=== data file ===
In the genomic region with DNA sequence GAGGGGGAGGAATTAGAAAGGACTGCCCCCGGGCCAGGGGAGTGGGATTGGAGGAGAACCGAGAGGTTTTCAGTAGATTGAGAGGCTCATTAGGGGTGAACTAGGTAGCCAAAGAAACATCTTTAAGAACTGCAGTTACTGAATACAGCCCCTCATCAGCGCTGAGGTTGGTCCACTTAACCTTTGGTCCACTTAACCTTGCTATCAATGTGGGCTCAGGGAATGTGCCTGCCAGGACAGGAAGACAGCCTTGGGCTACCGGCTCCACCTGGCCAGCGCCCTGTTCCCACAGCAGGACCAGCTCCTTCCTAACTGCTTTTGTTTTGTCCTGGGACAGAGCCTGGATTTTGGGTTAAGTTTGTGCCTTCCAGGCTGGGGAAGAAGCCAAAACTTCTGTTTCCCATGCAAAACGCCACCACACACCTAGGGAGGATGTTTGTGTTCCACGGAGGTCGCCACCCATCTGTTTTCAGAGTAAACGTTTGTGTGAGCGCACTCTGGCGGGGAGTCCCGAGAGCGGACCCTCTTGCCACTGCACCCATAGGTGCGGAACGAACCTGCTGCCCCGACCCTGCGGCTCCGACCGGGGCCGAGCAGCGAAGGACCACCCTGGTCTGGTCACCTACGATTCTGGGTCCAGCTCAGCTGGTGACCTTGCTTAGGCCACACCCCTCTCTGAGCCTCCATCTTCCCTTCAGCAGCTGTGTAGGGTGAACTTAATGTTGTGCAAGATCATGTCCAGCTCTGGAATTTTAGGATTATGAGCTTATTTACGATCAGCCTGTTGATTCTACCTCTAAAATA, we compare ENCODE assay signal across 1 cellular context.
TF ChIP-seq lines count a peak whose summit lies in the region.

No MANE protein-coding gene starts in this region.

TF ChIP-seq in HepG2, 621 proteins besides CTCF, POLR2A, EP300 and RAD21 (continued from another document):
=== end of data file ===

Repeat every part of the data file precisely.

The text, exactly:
In the genomic region with DNA sequence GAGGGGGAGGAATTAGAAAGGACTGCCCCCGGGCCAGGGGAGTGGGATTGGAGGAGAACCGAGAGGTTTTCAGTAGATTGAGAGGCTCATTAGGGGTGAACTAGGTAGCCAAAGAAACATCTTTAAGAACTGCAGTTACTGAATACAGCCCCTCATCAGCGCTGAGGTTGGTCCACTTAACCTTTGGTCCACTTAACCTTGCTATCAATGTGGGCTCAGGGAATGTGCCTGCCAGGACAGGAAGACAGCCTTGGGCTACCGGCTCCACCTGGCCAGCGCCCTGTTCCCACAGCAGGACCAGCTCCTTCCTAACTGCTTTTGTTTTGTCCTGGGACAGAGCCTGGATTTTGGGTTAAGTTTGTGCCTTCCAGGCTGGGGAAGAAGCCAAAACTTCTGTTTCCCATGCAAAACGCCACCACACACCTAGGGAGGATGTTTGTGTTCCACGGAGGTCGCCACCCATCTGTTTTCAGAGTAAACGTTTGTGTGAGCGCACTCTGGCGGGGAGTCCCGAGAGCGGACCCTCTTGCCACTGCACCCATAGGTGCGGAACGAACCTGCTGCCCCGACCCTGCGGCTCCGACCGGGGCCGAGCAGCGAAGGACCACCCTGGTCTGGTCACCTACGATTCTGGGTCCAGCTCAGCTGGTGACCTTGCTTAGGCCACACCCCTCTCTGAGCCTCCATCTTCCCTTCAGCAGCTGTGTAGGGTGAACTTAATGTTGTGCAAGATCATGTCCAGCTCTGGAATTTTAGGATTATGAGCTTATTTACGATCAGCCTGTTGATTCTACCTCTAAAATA, we compare ENCODE assay signal across 1 cellular context.
TF ChIP-seq lines count a peak whose summit lies in the region.

No MANE protein-coding gene starts in this region.

TF ChIP-seq in HepG2, 621 proteins besides CTCF, POLR2A, EP300 and RAD21 (continued from another document):